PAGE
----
This Buddhist rosary (sin-‘phen) is unusual. It is composed of what is likely to be human bone disks. Each of the disks is inset with alternating light blue or red beads or with copper or brass pearled wire.
A related example of a rosary that comprises human bone disks is illustrated in Daalder (2009, p. 296).
The rosary comprises the bone disks, plus two strands of ten brass beads that served as counters. These terminate with a cast brass dorje motif and a handbell (shang) motif. Two beads at the bottom hold the rosary together. The beads are strung on old cotton twine. It might have been restrung but the twine that is in place has age itself.
Buddhist rosaries evolved from ancient Hindu-Indian mala prayer beads. In Tibet, they were used by both laymen and monks. They are supposed to comprise 108 beads plus others as counters, although sectarian variants might have as many as 111 beads plus counters. The main prayer beads were used to count repetitions of prayers and the counters were used to record multiples of the main beads, so that thousands of repetitions could be counted.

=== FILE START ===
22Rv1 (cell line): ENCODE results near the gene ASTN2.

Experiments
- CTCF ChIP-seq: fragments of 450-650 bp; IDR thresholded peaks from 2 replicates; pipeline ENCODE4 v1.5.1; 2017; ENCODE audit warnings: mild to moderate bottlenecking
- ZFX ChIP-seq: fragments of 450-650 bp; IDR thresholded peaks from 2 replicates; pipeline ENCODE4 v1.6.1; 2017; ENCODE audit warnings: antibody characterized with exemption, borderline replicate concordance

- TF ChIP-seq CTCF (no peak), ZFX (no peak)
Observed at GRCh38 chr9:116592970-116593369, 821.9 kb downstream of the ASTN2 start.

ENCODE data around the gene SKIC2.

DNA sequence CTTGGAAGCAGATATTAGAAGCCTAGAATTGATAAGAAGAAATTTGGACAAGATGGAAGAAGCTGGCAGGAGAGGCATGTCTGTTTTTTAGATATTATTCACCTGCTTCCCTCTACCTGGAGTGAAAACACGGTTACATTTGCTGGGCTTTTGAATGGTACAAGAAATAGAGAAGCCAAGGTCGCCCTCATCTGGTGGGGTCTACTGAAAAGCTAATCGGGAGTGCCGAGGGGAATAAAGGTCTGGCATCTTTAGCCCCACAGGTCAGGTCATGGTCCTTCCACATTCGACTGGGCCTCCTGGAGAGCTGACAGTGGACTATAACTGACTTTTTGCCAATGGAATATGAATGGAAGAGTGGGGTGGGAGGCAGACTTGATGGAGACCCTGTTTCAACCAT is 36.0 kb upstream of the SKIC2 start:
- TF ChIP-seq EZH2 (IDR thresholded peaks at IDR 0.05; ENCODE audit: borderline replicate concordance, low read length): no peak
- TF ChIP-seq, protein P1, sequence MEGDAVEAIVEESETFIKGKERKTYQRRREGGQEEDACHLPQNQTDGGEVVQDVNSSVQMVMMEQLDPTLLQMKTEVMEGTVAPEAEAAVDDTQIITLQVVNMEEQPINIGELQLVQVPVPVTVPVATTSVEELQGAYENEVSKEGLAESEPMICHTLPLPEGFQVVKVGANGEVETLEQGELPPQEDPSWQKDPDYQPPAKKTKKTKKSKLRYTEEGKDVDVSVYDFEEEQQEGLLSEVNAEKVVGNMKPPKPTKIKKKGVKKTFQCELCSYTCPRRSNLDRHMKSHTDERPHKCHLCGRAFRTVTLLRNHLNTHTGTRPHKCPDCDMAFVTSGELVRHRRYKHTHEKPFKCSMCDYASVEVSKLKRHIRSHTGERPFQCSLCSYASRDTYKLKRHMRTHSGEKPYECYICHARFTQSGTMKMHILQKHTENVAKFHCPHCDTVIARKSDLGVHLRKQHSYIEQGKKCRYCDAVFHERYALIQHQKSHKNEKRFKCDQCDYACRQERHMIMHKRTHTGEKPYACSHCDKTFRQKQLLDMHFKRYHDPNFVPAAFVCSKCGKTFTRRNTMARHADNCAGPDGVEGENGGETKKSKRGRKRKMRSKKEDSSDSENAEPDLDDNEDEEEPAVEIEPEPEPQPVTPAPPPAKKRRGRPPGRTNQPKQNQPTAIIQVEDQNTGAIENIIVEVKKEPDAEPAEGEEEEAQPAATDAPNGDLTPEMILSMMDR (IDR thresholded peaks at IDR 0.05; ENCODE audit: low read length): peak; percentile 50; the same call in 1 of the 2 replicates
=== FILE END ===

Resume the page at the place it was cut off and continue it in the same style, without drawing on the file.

Tibetan rosary beads made of human bone are relatively rare.
The set here is in a fine, stable condition.
Daalder, T., Ethnic Jewellery and Adornment: Australia, Oceania, Asia, Africa, Ethnic Art Press/Macmillan, 2009.
Reynolds, V., Tibet: A Lost World: The Newark Museum Collection of Tibetan Art and Ethnology, The American Federation of Arts, 1978.
Sherr Dubin, L., The Worldwide History of Beads, Thames & Hudson, 2009.